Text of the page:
7. I had an early stage invasive breast cancer diagnosed and treated last year after a suspicious mammogram.
    I nearly didn’t bother to go for the scan, because mammograms are uncomfortable and the advice about whether they are beneficial or not is fatally hesitant and confusing. Certainly my GP would never have detected it because I had no symptoms, other than unexplained tiredness, and no “lump”. But even I could see it on the screen, and a biopsy was done within an hour after a check mammogram.

    All the tests and treatments, as well as the patient care, at Singleton Hospital were excellent, especially the availability of the patient hostel during radiotherapy, but the timetable slipped quite a lot, which was scary.

    Most people in Wales are completely unaware that diet and lifestyle are implicated in around 40% of cancers, and that essentially the same evidence-based dietary and lifestyle advice will lower your risk of developing many cancers, cardiovascular disease, diabetes AND dementia. There is still terrible fatalism around cancer. Better public health advice and better ways of delivering it – are needed, as well as the inclusion of dieticians in GP and oncology teams, not just in self-help centres such as Maggie’s, excellent though they are – but stable doors come to mind….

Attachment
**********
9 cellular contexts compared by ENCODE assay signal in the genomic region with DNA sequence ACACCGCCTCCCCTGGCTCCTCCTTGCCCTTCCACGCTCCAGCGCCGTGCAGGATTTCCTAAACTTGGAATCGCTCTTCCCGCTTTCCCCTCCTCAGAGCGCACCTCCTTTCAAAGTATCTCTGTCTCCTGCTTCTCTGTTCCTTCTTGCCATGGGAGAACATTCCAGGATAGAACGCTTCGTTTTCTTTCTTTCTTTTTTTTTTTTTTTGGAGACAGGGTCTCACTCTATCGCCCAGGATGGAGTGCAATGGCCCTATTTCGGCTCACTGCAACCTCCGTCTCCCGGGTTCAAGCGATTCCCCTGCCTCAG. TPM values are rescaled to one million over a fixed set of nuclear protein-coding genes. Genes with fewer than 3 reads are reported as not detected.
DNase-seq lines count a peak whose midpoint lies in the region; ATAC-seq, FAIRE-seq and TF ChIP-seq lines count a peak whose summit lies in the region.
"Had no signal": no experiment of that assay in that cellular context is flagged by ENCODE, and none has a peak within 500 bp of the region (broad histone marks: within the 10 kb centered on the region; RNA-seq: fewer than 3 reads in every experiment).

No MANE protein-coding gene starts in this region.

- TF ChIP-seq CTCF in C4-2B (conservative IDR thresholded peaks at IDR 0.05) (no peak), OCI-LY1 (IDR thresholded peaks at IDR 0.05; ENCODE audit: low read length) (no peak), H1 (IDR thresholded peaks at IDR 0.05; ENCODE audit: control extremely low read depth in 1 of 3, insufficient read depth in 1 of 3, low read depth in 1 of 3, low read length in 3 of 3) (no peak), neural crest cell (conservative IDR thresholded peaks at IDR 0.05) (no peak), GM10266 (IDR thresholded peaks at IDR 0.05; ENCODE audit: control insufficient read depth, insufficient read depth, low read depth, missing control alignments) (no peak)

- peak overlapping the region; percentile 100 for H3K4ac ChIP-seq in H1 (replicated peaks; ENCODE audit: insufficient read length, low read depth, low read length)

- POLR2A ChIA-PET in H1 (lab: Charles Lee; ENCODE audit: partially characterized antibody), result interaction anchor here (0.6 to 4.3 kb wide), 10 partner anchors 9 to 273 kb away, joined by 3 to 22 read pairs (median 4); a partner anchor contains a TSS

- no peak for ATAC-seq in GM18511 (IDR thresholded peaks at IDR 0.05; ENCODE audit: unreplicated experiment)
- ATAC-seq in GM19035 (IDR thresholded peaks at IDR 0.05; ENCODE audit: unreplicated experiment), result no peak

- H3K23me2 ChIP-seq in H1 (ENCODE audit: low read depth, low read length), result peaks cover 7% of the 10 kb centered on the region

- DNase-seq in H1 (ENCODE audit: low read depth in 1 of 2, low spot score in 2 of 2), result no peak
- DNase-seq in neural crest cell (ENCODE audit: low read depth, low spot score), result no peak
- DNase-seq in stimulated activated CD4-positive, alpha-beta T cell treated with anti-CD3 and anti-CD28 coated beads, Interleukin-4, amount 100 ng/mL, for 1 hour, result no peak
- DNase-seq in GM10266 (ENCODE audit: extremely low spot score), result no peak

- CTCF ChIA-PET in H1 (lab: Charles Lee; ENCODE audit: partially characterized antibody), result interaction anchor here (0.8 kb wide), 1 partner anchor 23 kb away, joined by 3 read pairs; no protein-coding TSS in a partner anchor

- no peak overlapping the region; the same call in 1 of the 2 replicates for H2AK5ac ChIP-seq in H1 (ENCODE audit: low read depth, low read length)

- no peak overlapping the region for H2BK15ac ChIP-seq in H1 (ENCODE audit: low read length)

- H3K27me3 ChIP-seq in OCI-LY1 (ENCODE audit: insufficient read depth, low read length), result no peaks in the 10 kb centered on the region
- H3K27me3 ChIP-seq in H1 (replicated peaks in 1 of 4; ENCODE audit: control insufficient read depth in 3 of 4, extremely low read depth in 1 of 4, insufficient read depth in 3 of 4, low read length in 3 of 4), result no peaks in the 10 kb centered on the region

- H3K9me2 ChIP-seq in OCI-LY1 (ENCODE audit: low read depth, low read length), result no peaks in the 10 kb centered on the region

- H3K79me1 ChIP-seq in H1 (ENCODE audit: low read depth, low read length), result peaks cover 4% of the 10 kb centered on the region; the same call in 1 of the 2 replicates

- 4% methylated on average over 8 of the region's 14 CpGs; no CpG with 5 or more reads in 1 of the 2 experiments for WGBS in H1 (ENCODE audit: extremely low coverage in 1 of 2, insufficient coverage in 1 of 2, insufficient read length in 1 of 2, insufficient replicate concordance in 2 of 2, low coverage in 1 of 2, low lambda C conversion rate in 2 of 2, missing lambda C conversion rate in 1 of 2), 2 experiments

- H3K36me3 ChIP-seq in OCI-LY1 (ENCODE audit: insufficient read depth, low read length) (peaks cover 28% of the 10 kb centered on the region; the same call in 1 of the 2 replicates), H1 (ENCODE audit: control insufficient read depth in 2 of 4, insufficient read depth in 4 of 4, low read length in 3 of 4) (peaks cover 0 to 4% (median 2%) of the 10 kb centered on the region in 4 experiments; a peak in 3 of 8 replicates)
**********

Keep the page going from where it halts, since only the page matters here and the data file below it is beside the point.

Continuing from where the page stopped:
8. Agree with many of Chris and Alayne’s comments. After a year of to-ing and fro-ing to various docs with a persistent tickly throat (diagnosis – “some sort of allergy”) I finally saw a GP who actually took the time to read my notes and ask questions. She said she thought she knew what it might be – as did I by that time – and advised paying privately to immediately access a certain Oncologist to avoid what she considered to be a further dangerous delay, which I did. Within a week I’d seen him and had a biopsy at UHW which revealed a carcinoma on the vocal cord. 7 weeks radiotherapy and Cetuximab treatment commenced shortly after at Velindre. I have to say the care and teamwork from everyone involved was absolutely exemplary and I felt in VERY safe hands. The problems only started occurring once I had stopped treatment and was out of Velindre. I had a severe reaction to the Cetuximab and many side effects which were difficult to deal with, and it was quickly apparent that I appeared to fall between health boards (Bro Taf and Cardiff) due to my postcode as regards needing a community nurse to visit. There was no consistency of information, when I needed a nurse to come out it was sometimes impossible to get through or I was told I was not in their region, calls were either not returned or returned days later and the information systems didn’t seem to talk to each other so I was often given conflicting advice – if any. The two Macmillan nurses were wonderful, but so overstretched that again it was usually difficult to get hold of them. Had my partner, who lives 25 miles away, not been given compassionate leave by her employer (the NHS!) to stay and look after me I would have quickly sunk. The UHW speech therapists were fantastic, but dieticians advice I think questionable – only focussing on putting back weight lost via any means possible, which included additive and sugar laden foods such as McDonalds milk shakes, with no regard to the role inflammation has been shown to play in cancer. When I finally read the ingredients of the sickly drinks I was prescribed I threw them away and stuck to home made veg soups made by my partner, although for the next few months it took me over an hour to get a small bowl down as swallowing was extremely painful – I refused to have Fresubin pumped into me via a stoma, which is what they recommended. There was zero awareness of and no advice given on the benefits of organic and natural cancer killing foods such as turmeric, green leaf veg and green tea – which I found extraordinary – and although the subsequent bimonthly checkups have generally been thorough, it is only on the rare occasions when I get to actually see my oncologist that my questions are adequately answered, some lateral thinking is applied without the usual array of prescription drugs being doled out to treat the symptoms and not address the possible causes, futher treaments are proposed, and I again feel I am in the best pair of hands. It is only through my own research that I have identified and eat the best foods I can to avoid the possibility of recurrence in the future, and have a pretty healthy anti-cancer food regime going. I’m very aware I’m lucky to have had a partner to look after me otherwise the story would have been very different, but I do think aftercare can be very random and there is zero advice on how to remain as healthy as possible post-treatment as regards diet and lifestyle. The only actual “advice” I was given was “avoid smoky places”…not particularly helpful.